Tech giants clamp down on disinformation; Facebook gives users more control over their data; and the world’s longest streaming webcam is taken offline
The ongoing protests in Hong Kong skidded into the world of infosec this week, after Google announced that it had disabled 210 YouTube channels for spreading misinformation.
China is the likely culprit, Google said upon its action, which follows similar efforts taken by both Facebook and Twitter recently. Twitter, for its part, has removed 936 accounts so far, all from within the People’s Republic of China, it said.
“Overall, these accounts were deliberately and specifically attempting to sow political discord in Hong Kong, including undermining the legitimacy and political positions of the protest movement on the ground,” the social media company wrote in a statement on Monday.
“Based on our intensive investigations, we have reliable evidence to support that this is a coordinated state-backed operation.”
Twitter, simultaneously, has decided to crack down on state-run advertising – government-backed media will no longer be able to run ads on the platform.
The latest wave of pro-democracy protests in Hong Kong began in March, initially over proposed extradition legislation that critics say undermines the Special Administrative Region’s autonomy. The demonstrations have been running in full force ever since.
While internet censorship is rife in China – Facebook, Twitter, and Google are all blocked by the Great Firewall – protestors have been using digital tools and platforms to bring momentum to their movement, both online and off.
Whether hacktivism or not, it’s the type of dissent that may be on the decline, The Daily Swig reports.
“China is taking over Hong Kong. Our society has no justice and no future. We’re just making a last-ditch attempt to do something amid our despondency,” a protestor told The Guardian on Sunday.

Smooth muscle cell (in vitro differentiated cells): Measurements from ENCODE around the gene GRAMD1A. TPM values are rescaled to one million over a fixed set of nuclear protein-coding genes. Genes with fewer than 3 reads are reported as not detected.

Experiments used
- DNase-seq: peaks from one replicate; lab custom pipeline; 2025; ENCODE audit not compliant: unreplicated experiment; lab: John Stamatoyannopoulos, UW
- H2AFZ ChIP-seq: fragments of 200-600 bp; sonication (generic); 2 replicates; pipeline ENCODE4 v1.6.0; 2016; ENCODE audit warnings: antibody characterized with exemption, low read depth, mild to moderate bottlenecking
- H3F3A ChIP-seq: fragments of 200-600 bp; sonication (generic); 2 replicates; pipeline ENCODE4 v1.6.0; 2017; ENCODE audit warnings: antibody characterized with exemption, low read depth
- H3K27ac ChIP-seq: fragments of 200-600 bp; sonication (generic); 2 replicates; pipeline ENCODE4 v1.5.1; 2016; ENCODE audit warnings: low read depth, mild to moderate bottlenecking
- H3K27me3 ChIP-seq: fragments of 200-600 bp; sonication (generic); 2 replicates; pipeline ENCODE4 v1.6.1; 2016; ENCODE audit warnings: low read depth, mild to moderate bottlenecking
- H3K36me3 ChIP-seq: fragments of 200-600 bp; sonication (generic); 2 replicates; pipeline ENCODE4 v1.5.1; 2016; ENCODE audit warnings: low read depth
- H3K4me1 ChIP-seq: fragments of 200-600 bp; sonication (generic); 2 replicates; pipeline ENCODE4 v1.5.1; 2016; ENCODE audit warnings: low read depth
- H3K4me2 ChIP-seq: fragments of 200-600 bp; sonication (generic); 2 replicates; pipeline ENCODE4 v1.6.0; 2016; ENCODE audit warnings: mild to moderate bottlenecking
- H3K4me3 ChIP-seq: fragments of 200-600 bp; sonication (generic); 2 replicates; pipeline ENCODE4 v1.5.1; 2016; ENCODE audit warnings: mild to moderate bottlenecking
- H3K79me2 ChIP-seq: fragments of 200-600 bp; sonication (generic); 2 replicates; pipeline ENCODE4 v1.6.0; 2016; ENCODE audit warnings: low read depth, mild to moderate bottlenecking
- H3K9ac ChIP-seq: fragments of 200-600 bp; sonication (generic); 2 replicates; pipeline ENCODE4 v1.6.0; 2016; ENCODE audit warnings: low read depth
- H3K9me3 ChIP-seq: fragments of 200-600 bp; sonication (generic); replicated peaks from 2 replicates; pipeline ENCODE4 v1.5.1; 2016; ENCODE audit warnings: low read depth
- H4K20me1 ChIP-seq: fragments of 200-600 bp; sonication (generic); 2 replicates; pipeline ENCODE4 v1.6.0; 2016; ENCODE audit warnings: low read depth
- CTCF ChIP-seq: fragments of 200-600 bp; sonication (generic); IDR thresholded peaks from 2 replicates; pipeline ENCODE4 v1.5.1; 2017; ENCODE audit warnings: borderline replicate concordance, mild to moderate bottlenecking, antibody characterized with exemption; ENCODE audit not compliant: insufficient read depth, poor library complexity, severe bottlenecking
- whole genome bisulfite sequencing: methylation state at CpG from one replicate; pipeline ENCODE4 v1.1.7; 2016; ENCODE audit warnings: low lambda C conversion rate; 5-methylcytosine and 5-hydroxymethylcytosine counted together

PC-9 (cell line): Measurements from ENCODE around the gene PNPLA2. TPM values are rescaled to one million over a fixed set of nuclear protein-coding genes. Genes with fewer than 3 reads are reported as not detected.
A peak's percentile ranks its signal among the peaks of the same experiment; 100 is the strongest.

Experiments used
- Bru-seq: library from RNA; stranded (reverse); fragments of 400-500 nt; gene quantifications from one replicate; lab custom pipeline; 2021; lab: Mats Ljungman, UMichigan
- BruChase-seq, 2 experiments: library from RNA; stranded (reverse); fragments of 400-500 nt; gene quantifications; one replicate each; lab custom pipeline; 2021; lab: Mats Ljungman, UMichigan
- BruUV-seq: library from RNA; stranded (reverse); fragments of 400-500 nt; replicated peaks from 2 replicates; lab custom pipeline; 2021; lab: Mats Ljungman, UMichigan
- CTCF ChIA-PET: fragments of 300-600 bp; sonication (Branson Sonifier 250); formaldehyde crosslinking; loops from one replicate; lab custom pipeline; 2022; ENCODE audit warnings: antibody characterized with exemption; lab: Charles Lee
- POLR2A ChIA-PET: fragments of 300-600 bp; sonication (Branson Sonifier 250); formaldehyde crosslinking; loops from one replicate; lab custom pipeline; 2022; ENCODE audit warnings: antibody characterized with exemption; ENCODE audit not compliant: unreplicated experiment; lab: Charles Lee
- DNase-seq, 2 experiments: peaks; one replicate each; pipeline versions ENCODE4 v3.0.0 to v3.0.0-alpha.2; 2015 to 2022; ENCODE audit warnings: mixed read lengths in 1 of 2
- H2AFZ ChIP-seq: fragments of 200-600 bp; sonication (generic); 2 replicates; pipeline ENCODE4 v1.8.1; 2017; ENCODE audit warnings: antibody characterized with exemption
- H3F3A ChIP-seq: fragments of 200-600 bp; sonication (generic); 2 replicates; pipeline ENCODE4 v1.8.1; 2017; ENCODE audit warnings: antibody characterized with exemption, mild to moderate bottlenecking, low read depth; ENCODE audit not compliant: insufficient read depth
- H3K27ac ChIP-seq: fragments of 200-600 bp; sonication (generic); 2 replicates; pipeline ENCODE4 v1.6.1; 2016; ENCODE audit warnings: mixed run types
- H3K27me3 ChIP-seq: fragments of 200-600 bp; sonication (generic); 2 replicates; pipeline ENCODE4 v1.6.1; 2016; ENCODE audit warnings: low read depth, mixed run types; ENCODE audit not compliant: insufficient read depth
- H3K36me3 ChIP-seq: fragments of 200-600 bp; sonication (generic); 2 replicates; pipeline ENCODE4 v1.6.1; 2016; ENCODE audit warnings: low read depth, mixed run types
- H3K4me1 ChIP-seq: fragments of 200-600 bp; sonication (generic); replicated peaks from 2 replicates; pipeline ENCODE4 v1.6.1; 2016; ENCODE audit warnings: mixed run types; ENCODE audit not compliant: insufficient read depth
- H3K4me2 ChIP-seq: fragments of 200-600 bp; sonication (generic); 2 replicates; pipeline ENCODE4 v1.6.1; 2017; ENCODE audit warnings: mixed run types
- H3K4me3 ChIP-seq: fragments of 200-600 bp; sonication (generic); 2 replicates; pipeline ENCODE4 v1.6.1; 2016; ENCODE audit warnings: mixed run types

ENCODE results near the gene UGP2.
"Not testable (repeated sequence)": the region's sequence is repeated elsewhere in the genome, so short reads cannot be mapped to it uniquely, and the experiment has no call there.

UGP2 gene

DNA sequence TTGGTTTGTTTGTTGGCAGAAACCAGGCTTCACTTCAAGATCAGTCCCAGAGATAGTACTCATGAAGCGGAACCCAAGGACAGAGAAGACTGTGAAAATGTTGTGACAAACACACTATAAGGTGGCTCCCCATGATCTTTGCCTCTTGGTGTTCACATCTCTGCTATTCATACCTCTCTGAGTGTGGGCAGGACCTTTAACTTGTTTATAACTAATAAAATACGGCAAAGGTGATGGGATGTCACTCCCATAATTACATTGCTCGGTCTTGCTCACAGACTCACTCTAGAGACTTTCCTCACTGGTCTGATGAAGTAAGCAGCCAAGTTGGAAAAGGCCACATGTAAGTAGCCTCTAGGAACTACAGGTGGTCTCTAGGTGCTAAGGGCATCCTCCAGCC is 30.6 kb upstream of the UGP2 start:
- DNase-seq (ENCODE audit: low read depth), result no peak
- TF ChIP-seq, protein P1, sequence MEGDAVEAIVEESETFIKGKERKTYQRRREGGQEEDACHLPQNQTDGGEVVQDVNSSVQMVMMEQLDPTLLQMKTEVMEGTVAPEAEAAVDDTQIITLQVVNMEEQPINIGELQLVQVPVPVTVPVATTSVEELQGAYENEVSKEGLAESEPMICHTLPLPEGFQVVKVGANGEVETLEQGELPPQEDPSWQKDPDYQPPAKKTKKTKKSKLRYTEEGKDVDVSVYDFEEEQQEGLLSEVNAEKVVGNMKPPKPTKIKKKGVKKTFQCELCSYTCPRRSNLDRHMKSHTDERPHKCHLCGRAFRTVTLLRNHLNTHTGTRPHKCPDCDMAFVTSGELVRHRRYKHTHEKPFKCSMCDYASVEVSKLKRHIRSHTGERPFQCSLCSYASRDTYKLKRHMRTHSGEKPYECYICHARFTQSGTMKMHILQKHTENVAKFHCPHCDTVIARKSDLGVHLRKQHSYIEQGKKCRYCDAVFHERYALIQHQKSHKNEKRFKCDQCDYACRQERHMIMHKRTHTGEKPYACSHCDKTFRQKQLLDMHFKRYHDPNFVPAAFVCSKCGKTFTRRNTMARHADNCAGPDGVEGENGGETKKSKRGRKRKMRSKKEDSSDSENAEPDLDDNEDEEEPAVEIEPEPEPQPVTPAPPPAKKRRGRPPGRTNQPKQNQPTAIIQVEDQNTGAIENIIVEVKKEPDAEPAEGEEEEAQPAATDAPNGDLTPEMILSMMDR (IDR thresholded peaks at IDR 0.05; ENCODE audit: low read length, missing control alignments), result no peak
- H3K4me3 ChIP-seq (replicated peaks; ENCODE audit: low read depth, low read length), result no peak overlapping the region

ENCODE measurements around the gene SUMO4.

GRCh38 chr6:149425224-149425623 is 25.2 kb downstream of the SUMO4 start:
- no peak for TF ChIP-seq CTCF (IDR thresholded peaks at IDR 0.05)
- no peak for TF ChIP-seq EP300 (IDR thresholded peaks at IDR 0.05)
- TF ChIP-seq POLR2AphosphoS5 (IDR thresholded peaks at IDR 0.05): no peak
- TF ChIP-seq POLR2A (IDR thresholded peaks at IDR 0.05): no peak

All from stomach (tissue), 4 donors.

Sticking with social media news, Facebook on Tuesday released a new tool that enables its users to discover what information apps and websites collect on them.
The ‘Off-Facebook Activity’ utility will provide users with a summary of the data and an option of removing that information from their account, Facebook said.
“This is how much of the internet works, but given that the average person with a smartphone has more than 80 apps and uses about 40 of them every month, it can be really difficult for people to keep track of who has information about them and what it’s used for,” Erin Egan, Facebook’s chief privacy officer, and David Baser, director of product management, wrote in a statement.
It didn’t take long for Facebook, still on a major rebrand mission following the Cambridge Analytica data scandal, to be questioned over its latest transparency efforts.
Hate it or love it, as of Q1 of this year, Facebook had 2.37 billion monthly active users – a slight increase over the previous quarter.
In other news, a poignant moment for internet culture this week as the owners of the world’s longest streaming webcam decided that it would be going offline on August 30.
The San Francisco FogCam [non-HTTPS link], one of the world’s first webcams, coming second to only Cambridge University’s the Trojan Room Coffee Pot cam, had been offering live views of the San Francisco State University since 1994 – mainly the queue of the campus coffee shop.
It’s creators, Jeff Schwartz and Dan Wong, said that the time had come to pull the plug.
“Our webcam is a throwback to the early days of the Internet when anyone could do anything,” Schwartz told SFGate.
And finally, it seems that some companies are still grappling with password storage issues.
On Monday, for example, cryptocurrency exchange Coinbase released a post-mortem relating to an incident that caused the login credentials of 3,420 of its customers to be stored in plain text, The Daily Swig reported.
Coinbase rightly triggered a password reset for its customers, and if you have an account with Virgin Media Ireland, it sounds like you might want to do this, too.